Supreme Court Denies Request to Hear American Torture Victim’s Lawsuit
WASHINGTON – The U.S. Supreme Court today announced that it would not review the American Civil Liberties Union’s lawsuit against current and former government officials for their roles in the unlawful detention and torture of U.S. citizen José Padilla. In January, the Fourth Circuit Court of Appeals upheld the district court’s ruling that an American citizen designated an “enemy combatant” by the executive branch could not sue to vindicate his constitutional rights based on a claim that he was tortured at the direction of senior government officials.
“The Supreme Court’s refusal to consider Jose Padilla’s case leaves in place a blank check for government officials to commit any abuse in the name of national security, even the brutal torture of an American citizen in an American prison,” said Ben Wizner, the ACLU’s lead counsel on the case. “To date, not a single victim of the Bush administration’s torture regime has received his day in court. It is precisely the role of the courts to ensure that allegations of grave misconduct by executive Branch officials receive fair adjudication. That vital role does not evaporate simply because those officials insist that their actions are too sensitive for judicial review.”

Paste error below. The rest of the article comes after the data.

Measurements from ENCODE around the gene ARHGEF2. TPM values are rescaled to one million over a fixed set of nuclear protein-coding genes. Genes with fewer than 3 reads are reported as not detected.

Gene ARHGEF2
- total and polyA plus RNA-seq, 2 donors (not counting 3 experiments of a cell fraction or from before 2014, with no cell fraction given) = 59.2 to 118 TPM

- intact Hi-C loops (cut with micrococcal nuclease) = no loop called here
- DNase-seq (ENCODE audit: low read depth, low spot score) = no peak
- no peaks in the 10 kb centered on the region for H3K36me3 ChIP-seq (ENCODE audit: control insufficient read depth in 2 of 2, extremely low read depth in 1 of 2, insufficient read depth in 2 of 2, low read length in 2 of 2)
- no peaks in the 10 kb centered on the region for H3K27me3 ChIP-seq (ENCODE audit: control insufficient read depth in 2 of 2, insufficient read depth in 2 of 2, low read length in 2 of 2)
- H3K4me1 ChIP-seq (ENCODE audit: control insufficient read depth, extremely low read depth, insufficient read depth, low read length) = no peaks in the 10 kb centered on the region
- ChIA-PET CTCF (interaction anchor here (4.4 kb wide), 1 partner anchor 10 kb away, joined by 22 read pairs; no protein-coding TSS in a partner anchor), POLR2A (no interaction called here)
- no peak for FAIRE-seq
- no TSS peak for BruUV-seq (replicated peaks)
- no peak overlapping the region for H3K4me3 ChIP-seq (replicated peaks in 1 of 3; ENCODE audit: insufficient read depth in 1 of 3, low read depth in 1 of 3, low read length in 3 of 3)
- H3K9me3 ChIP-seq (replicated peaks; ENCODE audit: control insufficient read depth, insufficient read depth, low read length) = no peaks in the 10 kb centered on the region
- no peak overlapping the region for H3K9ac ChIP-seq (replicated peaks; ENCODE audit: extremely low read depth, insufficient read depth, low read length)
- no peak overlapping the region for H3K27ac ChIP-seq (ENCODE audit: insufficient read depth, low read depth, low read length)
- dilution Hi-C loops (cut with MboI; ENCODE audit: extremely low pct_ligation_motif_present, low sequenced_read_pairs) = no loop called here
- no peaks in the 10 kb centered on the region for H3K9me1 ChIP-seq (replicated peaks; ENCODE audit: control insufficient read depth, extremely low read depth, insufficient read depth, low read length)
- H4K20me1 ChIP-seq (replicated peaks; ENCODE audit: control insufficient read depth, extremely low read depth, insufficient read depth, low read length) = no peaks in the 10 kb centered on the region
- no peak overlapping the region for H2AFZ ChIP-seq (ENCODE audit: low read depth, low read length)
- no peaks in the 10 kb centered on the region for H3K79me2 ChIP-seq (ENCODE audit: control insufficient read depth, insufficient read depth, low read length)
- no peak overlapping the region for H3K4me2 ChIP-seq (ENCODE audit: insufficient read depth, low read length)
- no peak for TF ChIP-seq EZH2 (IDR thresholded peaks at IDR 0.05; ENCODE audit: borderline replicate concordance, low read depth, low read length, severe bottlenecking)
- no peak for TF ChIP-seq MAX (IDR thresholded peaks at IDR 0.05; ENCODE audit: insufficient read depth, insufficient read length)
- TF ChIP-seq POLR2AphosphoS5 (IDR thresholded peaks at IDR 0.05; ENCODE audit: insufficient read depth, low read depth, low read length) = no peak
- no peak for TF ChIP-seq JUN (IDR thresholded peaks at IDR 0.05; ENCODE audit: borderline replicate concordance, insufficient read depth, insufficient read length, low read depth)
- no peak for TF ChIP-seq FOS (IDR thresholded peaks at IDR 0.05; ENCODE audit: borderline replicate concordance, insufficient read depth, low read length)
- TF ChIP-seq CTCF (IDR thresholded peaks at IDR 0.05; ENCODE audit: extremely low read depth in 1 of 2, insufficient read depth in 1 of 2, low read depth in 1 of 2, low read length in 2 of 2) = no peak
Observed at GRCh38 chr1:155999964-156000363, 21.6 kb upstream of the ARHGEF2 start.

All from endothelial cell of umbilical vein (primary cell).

Padilla was taken from a civilian jail in New York in 2002 by military agents, declared an “enemy combatant” and secretly transported to the Naval Consolidated Brig in Charleston, S.C. He was imprisoned without charge for nearly four years, subjected to extreme abuse and was unable to communicate with his lawyers or family for two years. The illegal treatment included forcing Padilla into stress positions for hours on end, punching him, depriving him of sleep and threatening him with further torture and death.
More information and case documents are available at: